Over time, repeat this exercise, gradually lengthening the time you stay in the canter and shortening the duration of your trot corrections.
Preparing for the Canter Half-Halt
As weeks pass and your canter work improves, your horse should be able to maintain several circles of quality canter before you go back to trot. By now your horse should also be quite sharp to these upward and downward transitions, easily moving back and forth between the two gaits.
Now, Ashley explains, it’s time to introduce some more exacting canter-trot-canter exercises, as a way of preparing your horse for an eventual half-halt within the canter.
First, add a change of direction into the scenario by riding a canter-trot-canter figure-eight. Ride a 20-meter trot circle at one end of your arena. Now canter the circle and return to trot, but change direction as you turn across the center of your arena. Trot the same-sized circle in the opposite direction, then canter it. Repeat the exercise, so you’re changing leads after a full circle of trot in each direction. Once you’ve mastered the figure-eight, see if you can eventually change leads through shorter and shorter periods of trot.
Exercise 3: After several successful figure-eights, try a big, three-loop serpentine, using your entire arena. First trot this figure several times, so you’re comfortable riding these sweeping curves and changes of direction. Now trot a 20-meter circle at one end of your arena. Pick up the canter on the short side of the arena, and canter your first serpentine loop. Trot as you straighten out the curve across the center of your arena; then pick up the canter on the new lead as you make the turn into your next loop. Then repeat for the third loop, and return to trot once you’ve finished the figure. Again, gradually try to shorten the number of trot steps you need to change leads between the loops.
For the next exercise, you’ll use your entire arena. Establish a 20-meter working trot circle at one end of your arena, then canter the circle. After completing the circle, ride a downward transition to trot as you turn into the corner of your arena and trot a 10-meter circle in that corner. Then return to canter down the long side of the arena, and trot a 10-meter circle in the next corner. Repeat this around your entire arena. If you feel this is too difficult, you can ride each 10-meter trot circle twice in order to give yourself a little more time to regroup between the canter sessions.
Introducing the Canter Half-Halt
Before you begin your canter work, Ashley suggests that you test your horse’s response to your aids at walk and trot. “Ride several walk-trot, trot-halt-trot transitions; ride varying sizes of schooling figures, with changes of direction, all over the arena. Before you begin work on what you know is a difficult gait, make sure your horse is attentive and listening to your aids.”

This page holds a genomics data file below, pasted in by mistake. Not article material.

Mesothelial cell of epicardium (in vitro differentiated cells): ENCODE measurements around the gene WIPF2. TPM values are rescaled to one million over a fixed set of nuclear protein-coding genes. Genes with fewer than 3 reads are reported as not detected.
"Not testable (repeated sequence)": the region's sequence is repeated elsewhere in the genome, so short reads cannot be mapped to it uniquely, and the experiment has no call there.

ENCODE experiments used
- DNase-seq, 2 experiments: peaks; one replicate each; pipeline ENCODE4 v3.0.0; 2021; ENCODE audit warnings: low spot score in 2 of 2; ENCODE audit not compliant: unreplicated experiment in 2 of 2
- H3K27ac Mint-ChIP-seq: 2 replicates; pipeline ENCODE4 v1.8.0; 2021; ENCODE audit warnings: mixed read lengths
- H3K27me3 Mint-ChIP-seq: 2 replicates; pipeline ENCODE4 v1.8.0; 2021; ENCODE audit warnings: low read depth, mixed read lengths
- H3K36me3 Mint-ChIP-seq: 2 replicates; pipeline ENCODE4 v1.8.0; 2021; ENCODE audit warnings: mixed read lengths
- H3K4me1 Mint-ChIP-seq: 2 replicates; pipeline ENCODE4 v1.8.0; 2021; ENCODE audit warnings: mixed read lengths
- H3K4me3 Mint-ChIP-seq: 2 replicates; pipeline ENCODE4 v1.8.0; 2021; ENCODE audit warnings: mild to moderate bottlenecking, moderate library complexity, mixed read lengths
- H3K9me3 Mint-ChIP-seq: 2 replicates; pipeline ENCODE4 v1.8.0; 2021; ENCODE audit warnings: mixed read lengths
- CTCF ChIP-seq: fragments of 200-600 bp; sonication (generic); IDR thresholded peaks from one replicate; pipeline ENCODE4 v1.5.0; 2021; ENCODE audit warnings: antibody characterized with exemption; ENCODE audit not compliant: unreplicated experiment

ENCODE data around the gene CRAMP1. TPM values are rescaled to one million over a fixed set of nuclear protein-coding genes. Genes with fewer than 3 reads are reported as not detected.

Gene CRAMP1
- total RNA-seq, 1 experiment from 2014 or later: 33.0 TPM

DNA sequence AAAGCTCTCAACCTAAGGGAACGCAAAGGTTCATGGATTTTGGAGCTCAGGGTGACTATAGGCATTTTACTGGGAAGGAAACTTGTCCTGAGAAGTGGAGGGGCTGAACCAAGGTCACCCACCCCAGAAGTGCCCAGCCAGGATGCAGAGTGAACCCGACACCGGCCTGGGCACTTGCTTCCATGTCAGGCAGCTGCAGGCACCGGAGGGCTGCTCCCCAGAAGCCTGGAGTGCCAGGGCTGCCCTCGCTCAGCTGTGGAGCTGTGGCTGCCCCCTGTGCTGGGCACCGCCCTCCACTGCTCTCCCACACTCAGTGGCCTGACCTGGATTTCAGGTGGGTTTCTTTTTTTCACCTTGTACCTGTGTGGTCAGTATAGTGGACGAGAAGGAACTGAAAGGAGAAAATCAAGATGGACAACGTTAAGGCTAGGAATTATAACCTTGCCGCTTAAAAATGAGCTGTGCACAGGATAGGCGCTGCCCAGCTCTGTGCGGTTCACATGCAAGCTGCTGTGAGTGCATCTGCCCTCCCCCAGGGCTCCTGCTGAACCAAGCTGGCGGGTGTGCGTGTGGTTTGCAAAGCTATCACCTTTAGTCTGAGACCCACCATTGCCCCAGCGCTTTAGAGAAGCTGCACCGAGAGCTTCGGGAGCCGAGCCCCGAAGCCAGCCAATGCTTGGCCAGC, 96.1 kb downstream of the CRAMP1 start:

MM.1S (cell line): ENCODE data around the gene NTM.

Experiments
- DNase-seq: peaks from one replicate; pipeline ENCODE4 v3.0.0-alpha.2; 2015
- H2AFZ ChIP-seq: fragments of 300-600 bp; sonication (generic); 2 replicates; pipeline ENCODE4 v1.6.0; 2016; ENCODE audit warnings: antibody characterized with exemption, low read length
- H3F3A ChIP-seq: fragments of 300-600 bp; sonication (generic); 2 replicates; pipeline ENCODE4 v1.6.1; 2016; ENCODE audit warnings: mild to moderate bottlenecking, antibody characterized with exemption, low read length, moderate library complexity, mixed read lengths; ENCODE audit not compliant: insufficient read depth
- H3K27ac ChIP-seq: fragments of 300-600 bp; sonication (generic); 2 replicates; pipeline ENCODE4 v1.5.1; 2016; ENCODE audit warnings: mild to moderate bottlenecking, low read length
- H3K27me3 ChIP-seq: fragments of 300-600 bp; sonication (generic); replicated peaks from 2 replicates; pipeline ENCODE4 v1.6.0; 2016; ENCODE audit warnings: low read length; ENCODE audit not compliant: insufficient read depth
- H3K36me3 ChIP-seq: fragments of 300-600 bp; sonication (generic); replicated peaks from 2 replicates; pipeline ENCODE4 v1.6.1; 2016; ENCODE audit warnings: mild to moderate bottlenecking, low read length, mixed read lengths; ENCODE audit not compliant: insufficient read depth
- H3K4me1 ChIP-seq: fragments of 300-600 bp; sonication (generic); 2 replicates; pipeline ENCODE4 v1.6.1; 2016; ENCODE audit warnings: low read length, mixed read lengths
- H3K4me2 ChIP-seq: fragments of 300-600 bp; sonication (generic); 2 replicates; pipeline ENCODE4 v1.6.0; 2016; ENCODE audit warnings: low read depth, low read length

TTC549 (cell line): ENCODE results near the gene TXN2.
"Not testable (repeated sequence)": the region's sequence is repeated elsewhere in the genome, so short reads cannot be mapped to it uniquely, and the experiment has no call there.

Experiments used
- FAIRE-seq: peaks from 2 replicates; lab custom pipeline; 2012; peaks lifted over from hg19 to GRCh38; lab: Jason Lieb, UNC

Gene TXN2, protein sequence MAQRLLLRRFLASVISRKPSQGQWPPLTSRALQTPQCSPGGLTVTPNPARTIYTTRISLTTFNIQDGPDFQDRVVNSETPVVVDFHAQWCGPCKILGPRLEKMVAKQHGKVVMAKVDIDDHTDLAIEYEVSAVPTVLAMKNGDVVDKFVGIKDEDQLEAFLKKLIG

After weeks, if not months, of progressive training, you should be able to introduce a half-halt within the canter.
Go back to your tried and true canter-trot-canter exercise on the 20-meter circle (Exercise 1), but this time, trot half the circle, then canter the other half. (By now your horse understands these transitions, and he should be able to easily handle this exercise.) Practice these precise transitions over and over, then gradually shorten your trot sections of the circle, so you are cantering for three-quarters of the circle, say, then trotting only for a quarter. Then work to the point where you trot for only three steps on the circle before returning to canter.
Now, stay on your circle, ride canter and prepare to trot. Maintain a soft supporting leg as you lift up your rib cage and brace your back to ask for the half-halt. At the same time let your elbows softly come back, and put a little drag on the reins as though you mean to trot. But at the instant you feel your horse respond to your downward request by shifting his weight behind as though he will trot, add more leg, soften your fingers and keep cantering. (You should feel like you’re asking your horse to canter in place for a step or two.) Continue in canter.
Make sure you intersperse these early canter half-halts with downward trot transitions, so you’re constantly reinforcing this new concept with one he already understands.
“Whether you plan to jump or ride dressage, the canter half-halt will become a very important tool in your future training,” Ashley explains. “Give your horse all the time he needs to understand this concept and gain the strength he needs to accomplish it. A 4-year-old probably won’t be strong enough for a canter half-halt, but if you spend a year working on canter-trot transitions, he’ll be well on his way to perfecting the canter half-halt as a 5- or 6-year-old.”
Learn to Roll with the Canter
Annie Eldridge trains young event horses out of her Setter’s Run Farm in Duxbury, Mass., and is HI’s English Training Talk columnist.
This article originally appeared in the July 2004 issue of Horse Illustrated. Click here to subscribe.
Give us your opinion on
Canter Transition Troubleshooting